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Examine how Heaney presents his relationship with his father in 'Digging' and 'Follower'.

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Talat Mahmood English Coursework Other Cultures Coursework Examine how Heaney presents his relationship with his father in 'Digging' and 'Follower'. In the poem the Follower, the poet admires his father with all factions. The poet, Heaney, describes his father on verse 2, stanza 1 as being a very strong, well built man and classifies him as an "expert" (verse 5, stanza 2) when it comes to working in the field. In verse 10-12, stanza 3, Heaney describes his father's eye as "his eye narrowed and angled at the ground mapping the furrow exactly", this verse describes his father as if he was a sailor, carefully, watching the field as a map with a close eye making sure that everything is moving or growing the way they should be. In the poem digging, the reader begins to get a sense that time has moved on, and that the young boy has now become older as so did his father. The poet, Heaney, says on verse 7, stanza 3, "till his straining rump along the flowerbeds", this verse indicates that his father is old, and strains as he bends over to the flowerbeds, but even though the father is aging, he is still a strong man who can still hold a spade. ...read more.


Throughout the poems the reader was able to get the sense that the poet had truly admired and praised his father tremendously. The son not once had criticised his father but instead tried to learn and carry on the tradition. However, in the end, the son does more than just carry on the tradition; he instead celebrates what his father has done through writing. In both poems there are signs that Heaney used alliteration, imagery, onomatopoeia and rhyme and then bound them together as a main structure of both poems. He also uses them to describe his father in many different styles. The poet, Heaney was able to portray the descriptions of his characters in his poems to the reader in very unique images. In the poem the Follower, Heaney describes his father in a very nautical manner. As the reader, we first approach this manner in the first stanza, verse 2, when the poet describes his father shoulders as if they were a full sail strung. As the shoulders represent upper body strength for motion to occur, the sail of a boat is more of where the strength occurs to move the boat. As stated before, Heaney description of his father's eyes are placed very eloquently. He says the eyes are narrowed in an angle to map the ground of where the furrows will be created. ...read more.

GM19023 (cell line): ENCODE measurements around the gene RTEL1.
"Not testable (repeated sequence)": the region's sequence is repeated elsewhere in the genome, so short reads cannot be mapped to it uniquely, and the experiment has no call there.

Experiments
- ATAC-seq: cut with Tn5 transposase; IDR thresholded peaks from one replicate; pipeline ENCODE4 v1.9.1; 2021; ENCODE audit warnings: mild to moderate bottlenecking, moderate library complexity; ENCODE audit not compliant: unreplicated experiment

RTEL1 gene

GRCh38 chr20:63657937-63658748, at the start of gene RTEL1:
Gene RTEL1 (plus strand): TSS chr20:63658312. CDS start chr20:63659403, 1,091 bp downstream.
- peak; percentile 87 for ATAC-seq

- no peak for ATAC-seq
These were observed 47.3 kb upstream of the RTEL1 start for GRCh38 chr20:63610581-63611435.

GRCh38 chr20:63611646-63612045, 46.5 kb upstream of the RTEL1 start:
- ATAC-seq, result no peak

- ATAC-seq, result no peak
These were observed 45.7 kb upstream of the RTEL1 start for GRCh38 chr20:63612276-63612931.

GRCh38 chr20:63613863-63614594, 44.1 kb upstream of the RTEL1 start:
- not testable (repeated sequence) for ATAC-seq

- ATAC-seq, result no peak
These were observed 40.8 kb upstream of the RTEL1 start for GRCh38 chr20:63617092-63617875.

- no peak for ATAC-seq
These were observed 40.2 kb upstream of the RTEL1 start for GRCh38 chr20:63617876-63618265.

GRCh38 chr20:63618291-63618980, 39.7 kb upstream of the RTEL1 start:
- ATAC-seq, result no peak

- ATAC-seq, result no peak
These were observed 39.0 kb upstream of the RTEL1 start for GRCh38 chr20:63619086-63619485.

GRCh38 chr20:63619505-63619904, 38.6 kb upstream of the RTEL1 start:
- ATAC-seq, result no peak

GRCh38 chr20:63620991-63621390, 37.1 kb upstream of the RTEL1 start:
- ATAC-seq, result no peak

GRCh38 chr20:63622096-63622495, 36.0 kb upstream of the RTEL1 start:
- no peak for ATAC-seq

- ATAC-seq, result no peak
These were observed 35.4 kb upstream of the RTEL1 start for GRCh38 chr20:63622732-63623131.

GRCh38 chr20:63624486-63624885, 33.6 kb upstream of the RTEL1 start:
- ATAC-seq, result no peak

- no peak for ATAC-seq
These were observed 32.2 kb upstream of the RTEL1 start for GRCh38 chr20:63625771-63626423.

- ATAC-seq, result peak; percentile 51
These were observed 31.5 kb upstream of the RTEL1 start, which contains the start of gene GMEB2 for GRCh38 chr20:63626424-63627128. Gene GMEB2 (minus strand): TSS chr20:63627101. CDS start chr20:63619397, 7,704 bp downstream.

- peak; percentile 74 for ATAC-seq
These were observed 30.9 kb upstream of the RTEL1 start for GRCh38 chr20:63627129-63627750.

As the reader continues in the middle, many memories of his father and especially his grandfather are shown through their skills. The father best at digging potatoes drills while the grandfather is better in digging turf. Towards the end of the poem, there is a metaphor of digging and roots. This shows how the poet is getting back through his writing, trying to find his own root, his identity, of where the family comes from. The ending of the poem began as it ends, but in the ending the pen was seen as a weapon before, but is now used for digging into the past, present and future and celebrating the tradition that his father and grandfather had done out in the field as well as acknowledge them for their exceptional efforts. The writing style of Heaney in the poem the Digging has a much looser structure than that of Follower. Heaney tries to show that both men were great in strength, but as well that they were expertise in their skills. Heaney uses some colloquial terms such as "By God, the old man could handle a spade." (Verse 15, stanza 5). Again, as he did in Follower, Heaney uses much onomatopoeia such as "rasping, gravelly, sloppily, squelch and slap" and these words are used greatly in describing both the grandfather and fathers work. Talat Mahmood 1 ...read more.

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